Tuesday, May 01, 2012

UCSD Researchers Call Attention to Differences Between Science and Policy on National Smoking Cessation Strategy

Researchers at the University of California, San Diego School of Medicine are calling attention to a major discrepancy between the scientific evidence base and national policy on smoking cessation, according to a press release issued by the university. The researchers, led by Dr. John Pierce, are pointing out that while most smokers who have successfully quit have done so unaided, national cessation policy discourages unaided quitting and in fact insists that every smoker be treated with a drug, a strategy which the UCSD researchers say destroys smokers' confidence in their ability to quit and undermines smoking cessation in the long-run. This perspective is summarized in a review article published in the 2012 Annual Review of Public Health.

According to the review article: "While quit attempts have increased, widespread dissemination of these aids [pharmaceutical aids and quitlines] has not improved population success rates. Pharmaceutical marketing strategies may have reduced expectations of the difficulty of quitting, reducing success per attempt. Some policies actively discourage unassisted smoking cessation despite the documented high success rates of this approach. There is an urgent need to revisit public policy on smoking cessation."

According to the press release: "'For the past decade, attempts to quit smoking have increased, but the proportion of people who become successful quitters has gone down' said John P. Pierce, PhD, professor of Family and Preventive Medicine and director of Population Sciences at UC San Diego Moores Cancer Center. 'Widespread dissemination of cessation services has not led to an increase in the probability that a quit attempt will be successful.'" ... recent evidence suggests that part of the problem may lie in how cessation aids are marketed by pharmaceutical companies: many such ads suggest that quitting smoking may be as simple as putting on a patch. It appears that younger smokers in particular are now more likely to underestimate the amount of work needed in order to quit smoking successfully."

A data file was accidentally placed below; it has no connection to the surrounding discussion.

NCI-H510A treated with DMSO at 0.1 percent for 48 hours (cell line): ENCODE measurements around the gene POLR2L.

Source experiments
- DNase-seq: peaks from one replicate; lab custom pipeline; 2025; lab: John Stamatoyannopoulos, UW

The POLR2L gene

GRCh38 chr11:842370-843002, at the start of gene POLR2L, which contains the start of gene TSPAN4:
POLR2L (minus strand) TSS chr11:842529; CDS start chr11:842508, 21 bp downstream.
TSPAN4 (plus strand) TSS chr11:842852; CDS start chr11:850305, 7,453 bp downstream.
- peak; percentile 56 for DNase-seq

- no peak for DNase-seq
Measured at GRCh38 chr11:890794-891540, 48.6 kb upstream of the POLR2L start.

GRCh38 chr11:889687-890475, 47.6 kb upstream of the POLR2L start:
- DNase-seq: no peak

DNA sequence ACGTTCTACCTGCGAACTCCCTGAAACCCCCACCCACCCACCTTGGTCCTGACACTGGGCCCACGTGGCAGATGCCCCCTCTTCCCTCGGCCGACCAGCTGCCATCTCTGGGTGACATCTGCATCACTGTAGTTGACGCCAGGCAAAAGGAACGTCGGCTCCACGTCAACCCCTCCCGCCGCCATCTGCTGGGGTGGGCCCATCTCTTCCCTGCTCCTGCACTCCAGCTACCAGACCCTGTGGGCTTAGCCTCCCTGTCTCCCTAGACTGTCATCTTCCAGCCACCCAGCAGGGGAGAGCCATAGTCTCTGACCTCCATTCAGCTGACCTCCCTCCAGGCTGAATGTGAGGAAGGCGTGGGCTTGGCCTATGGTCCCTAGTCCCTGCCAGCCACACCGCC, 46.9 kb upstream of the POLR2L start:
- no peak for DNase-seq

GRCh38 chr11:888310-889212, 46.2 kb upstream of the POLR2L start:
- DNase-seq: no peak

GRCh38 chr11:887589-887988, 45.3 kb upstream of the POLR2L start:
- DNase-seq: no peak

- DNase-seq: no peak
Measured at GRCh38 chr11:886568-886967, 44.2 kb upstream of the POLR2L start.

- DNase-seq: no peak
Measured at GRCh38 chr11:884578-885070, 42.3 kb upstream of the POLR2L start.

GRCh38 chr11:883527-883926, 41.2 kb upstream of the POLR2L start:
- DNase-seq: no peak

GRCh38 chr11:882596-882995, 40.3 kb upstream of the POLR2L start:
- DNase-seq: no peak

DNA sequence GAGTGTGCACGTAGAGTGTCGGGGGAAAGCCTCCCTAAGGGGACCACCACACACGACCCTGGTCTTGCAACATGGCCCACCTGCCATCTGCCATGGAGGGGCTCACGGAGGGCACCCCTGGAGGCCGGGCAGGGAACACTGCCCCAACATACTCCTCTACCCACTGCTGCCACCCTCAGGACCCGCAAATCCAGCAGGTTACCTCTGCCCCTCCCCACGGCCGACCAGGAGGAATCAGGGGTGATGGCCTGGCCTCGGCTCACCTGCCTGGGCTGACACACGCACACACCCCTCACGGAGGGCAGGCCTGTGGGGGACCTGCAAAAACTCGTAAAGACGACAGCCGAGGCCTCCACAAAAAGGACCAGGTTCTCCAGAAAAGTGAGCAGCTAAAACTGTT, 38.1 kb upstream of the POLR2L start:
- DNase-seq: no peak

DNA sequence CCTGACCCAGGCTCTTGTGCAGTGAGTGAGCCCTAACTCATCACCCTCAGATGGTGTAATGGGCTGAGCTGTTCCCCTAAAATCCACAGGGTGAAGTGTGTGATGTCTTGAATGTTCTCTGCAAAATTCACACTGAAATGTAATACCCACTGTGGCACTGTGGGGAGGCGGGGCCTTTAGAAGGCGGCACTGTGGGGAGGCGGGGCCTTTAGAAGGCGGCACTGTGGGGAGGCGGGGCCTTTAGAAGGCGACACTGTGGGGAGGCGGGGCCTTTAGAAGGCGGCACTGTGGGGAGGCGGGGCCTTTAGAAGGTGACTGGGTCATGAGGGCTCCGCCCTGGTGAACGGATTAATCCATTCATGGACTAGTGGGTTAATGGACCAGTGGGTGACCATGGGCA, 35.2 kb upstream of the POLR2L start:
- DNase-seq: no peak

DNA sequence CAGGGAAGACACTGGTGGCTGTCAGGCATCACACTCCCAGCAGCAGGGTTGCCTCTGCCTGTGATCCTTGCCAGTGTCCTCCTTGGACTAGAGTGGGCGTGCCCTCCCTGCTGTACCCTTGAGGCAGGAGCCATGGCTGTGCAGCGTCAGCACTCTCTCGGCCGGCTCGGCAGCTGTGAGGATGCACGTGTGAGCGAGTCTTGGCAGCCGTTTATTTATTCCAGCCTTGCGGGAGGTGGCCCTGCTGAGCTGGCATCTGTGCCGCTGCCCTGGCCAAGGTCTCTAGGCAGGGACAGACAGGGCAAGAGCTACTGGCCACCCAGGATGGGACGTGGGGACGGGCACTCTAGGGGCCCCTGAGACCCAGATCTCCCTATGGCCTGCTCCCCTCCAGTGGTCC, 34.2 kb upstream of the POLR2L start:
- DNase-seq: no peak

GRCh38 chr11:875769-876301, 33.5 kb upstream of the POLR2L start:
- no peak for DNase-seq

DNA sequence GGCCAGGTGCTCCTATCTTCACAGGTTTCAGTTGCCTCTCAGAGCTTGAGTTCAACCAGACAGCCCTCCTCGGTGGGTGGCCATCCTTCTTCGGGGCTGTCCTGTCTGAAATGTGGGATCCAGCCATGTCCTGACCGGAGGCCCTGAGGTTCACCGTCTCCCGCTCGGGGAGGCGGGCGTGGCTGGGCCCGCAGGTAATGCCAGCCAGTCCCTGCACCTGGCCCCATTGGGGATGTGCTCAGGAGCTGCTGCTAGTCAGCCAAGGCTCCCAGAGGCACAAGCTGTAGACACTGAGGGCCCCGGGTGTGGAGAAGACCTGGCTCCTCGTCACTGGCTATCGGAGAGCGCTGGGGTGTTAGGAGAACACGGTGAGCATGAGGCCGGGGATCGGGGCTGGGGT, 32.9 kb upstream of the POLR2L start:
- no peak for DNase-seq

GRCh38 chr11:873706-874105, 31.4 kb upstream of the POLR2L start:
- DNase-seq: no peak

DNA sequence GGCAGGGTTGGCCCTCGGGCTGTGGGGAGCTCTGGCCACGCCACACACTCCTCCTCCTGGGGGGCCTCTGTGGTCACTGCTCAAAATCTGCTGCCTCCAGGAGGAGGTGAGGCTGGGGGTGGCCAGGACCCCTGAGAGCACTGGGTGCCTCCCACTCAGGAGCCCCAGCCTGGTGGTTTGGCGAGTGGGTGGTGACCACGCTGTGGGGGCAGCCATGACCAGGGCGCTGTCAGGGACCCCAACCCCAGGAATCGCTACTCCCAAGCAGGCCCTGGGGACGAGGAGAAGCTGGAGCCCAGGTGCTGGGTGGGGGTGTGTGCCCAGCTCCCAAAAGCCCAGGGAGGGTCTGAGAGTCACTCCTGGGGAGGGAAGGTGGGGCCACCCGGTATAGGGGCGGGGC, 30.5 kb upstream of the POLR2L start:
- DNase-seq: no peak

"Traditionally, the majority of smokers who quit successfully have done so without assistance, and recent data suggests that this has not changed.  However, current national policy discourages unassisted quitting, advising clinicians to make sure smokers who want to quit do so with pharmaceutical assistance.  This policy may undermine smokers’ belief in their ability to quit on their own."

The Rest of the Story

These are critical findings which must be considered by tobacco control practitioners and which should lead to a re-thinking of national smoking cessation strategies and policy.

One may ask why there is such a discrepancy between the scientific evidence base and national policy. I believe the answer is that many of the leading researchers and organizations that have developed and disseminated recommendations for a national smoking cessation strategy have strong financial ties to pharmaceutical companies which manufacture smoking cessation drugs. This conflict of interest has led to a systematic bias whereby these researchers and groups have not been able to objectively analyze and interpret the literature, but instead have, albeit subconsciously, slanted the research findings to fit a preconceived belief in the value of pharmaceutical aids.

Just last week I pointed out that the 2012 National Conference on Tobacco or Health is being sponsored by a pharmaceutical company (Pfizer). There is no way that this conference can undertake an objective consideration of the role of smoking cessation drugs as part of national tobacco control strategies. My call on the National Conference on Tobacco or Health to return Pfizer's money and to institute a policy of rejecting pharmaceutical company sponsorship of its conferences has apparently fallen on deaf ears. As a result, this conference can no longer claim to be an objective scientific conference which serves the purpose of undertaking an objective, evidence-based consideration of "the latest evidence on what works in tobacco control."